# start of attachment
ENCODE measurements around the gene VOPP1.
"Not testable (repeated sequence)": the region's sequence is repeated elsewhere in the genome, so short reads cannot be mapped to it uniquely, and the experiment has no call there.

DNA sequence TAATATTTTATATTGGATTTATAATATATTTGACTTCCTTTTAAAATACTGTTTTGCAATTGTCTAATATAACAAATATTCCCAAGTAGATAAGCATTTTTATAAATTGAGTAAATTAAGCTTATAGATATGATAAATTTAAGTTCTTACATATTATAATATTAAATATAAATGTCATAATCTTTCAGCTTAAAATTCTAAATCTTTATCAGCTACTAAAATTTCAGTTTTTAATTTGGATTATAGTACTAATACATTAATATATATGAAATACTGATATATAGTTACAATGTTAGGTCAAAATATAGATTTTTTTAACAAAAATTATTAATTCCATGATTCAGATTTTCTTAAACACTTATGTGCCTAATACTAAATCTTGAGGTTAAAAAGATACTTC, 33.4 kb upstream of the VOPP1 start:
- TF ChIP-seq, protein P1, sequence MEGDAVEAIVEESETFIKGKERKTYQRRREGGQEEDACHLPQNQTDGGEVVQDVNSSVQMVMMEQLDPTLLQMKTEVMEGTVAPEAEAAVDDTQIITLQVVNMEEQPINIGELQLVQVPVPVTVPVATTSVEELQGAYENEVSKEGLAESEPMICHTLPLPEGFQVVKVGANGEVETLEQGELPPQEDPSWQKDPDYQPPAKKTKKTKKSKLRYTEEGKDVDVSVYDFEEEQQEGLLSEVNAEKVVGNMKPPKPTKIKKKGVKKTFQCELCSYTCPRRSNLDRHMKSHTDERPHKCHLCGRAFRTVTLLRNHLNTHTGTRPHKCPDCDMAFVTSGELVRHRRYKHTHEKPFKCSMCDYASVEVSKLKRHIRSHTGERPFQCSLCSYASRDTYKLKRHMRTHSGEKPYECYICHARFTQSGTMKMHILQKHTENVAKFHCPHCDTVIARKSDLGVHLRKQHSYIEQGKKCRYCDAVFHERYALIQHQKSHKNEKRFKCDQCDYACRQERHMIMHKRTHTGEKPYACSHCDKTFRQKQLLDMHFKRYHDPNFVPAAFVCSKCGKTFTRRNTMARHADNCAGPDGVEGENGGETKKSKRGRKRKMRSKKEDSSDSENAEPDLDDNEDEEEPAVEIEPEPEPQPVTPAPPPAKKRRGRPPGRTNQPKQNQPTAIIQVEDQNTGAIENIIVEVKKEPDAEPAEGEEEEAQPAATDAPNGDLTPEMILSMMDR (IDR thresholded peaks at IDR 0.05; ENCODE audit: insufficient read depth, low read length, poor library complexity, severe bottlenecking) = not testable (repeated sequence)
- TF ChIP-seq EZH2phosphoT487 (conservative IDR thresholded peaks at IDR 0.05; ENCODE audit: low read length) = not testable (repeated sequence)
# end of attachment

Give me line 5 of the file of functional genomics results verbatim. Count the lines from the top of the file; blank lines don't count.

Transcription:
- TF ChIP-seq EZH2phosphoT487 (conservative IDR thresholded peaks at IDR 0.05; ENCODE audit: low read length) = not testable (repeated sequence)